Gemyhood recites the story of the French Ultras fan of Olympique de Marseille, Santos, who in 2008 was arrested and sentenced to 13 years in Spain after his group clashed with the police. The clash erupted over the subjective perception of the police to the group’s Batch as offensive. We learn that the Ultras’ Batch is the spirit and honor of the group, thus the most sacred icon, hence nonnegotiable. The sentence was reduced to four years after plenty of diplomatic pressure. The international outcry engineered by different Ultras groups, including Egypt’s Ultras White Knights of Zamalek and Ahly’s Ultras Ahlawy transformed Santos into an icon.

Another story from Egypt reflects regional political awareness and solidarity in which heated confrontations took place between security forces on one hand and both the Ultras Ahlawy and the Yellow Dragons of Ismailia during the game in which the two rival groups cheered for Palestine celebrating the ninth anniversary of the second Intifada.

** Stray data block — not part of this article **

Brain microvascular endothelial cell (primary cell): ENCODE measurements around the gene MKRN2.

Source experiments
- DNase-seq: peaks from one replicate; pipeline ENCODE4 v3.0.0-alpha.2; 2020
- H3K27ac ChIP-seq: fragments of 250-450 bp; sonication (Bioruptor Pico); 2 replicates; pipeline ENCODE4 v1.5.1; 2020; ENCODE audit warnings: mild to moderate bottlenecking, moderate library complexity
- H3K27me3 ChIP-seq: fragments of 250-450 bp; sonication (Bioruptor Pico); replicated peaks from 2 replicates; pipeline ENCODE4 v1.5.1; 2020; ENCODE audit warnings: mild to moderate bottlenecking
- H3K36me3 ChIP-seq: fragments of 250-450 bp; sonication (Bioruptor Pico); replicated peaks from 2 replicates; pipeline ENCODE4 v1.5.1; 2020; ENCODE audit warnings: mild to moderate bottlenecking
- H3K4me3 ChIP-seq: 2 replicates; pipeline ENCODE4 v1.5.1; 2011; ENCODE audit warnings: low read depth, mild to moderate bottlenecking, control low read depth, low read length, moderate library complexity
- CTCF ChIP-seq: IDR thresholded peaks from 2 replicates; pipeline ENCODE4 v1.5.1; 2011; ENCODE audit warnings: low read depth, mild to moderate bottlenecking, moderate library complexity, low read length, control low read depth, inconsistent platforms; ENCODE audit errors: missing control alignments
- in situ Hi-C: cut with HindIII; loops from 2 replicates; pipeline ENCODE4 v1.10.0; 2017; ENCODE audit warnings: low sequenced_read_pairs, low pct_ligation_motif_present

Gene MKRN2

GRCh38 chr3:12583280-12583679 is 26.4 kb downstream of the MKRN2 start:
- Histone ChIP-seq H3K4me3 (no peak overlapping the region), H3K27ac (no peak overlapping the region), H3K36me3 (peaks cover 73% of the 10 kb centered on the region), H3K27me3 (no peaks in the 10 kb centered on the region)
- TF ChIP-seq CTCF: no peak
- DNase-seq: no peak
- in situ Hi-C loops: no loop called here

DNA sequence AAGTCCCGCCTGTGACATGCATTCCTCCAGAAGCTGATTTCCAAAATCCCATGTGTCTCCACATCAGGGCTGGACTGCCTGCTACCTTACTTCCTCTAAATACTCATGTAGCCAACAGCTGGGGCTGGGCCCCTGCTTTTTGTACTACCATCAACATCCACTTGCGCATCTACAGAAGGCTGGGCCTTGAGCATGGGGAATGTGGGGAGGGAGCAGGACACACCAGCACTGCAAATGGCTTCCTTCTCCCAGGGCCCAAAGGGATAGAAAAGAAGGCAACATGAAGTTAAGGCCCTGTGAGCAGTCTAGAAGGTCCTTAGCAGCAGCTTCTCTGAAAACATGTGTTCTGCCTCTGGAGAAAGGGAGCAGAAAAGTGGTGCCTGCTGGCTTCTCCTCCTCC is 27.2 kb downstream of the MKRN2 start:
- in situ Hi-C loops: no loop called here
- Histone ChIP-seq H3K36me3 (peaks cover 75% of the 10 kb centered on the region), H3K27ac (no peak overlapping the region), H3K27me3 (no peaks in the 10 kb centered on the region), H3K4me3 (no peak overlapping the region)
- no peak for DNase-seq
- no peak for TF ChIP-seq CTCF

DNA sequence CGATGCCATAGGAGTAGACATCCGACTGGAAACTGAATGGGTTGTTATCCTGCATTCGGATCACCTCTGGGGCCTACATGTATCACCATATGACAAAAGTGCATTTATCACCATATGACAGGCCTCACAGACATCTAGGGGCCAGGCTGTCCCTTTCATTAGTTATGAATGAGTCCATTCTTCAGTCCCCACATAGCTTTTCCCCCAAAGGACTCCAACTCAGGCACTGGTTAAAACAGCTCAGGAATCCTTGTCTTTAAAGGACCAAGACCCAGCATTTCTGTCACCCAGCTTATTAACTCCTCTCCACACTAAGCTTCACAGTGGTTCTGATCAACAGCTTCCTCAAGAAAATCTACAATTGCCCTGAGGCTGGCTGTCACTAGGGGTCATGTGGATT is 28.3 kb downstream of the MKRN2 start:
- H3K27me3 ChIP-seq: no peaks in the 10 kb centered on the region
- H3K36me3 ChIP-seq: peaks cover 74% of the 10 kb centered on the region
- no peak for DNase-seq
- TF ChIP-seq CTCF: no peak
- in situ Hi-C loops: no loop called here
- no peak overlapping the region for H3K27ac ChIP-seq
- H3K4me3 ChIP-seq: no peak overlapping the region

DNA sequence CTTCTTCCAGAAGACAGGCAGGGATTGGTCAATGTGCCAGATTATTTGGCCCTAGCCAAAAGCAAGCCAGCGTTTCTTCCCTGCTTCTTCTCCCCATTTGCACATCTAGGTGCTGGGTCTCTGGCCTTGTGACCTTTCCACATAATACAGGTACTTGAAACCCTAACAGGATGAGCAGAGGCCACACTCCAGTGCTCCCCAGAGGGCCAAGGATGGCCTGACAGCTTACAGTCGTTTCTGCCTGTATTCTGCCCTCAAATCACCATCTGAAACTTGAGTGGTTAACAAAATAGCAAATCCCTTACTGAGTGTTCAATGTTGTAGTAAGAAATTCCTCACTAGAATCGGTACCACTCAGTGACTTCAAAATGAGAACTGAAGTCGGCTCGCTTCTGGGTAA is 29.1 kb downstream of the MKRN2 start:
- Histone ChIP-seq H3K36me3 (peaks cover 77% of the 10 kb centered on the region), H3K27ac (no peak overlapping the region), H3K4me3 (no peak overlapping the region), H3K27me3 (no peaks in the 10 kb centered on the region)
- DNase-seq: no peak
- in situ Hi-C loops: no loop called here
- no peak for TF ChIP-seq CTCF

The fear of the police state of possible unity between the two groups fits within the framework of the divide-and-rule strategy employed to keep the population segregated in order not to focus on the multiple failures of an ailing regime. This also sheds some light on the intellectual part of the Egyptian protest movement that did not only focus on the internal situation, but rather the regional setup that reflected the deep crises of the Arab regimes.

There’s a link between the support of the state to the modern form and dynamics of football, which aims to extract the dynamism of football supporters into static consumption in front of the TV screen. This also fits within the same context of demobilizing the population and segregating them outside the realm of the streets. This is exactly one of concerns and evils the Ultras have been fighting against. The banners held by the fans at stadiums, “Against Modern Football”, reflect the devotion to the human aspect of cheerleading at both the stadiums and the streets, which serves in social mobilization and focus the attention on the enemy, “neo-liberalism,” that is being promoted by a retreating state.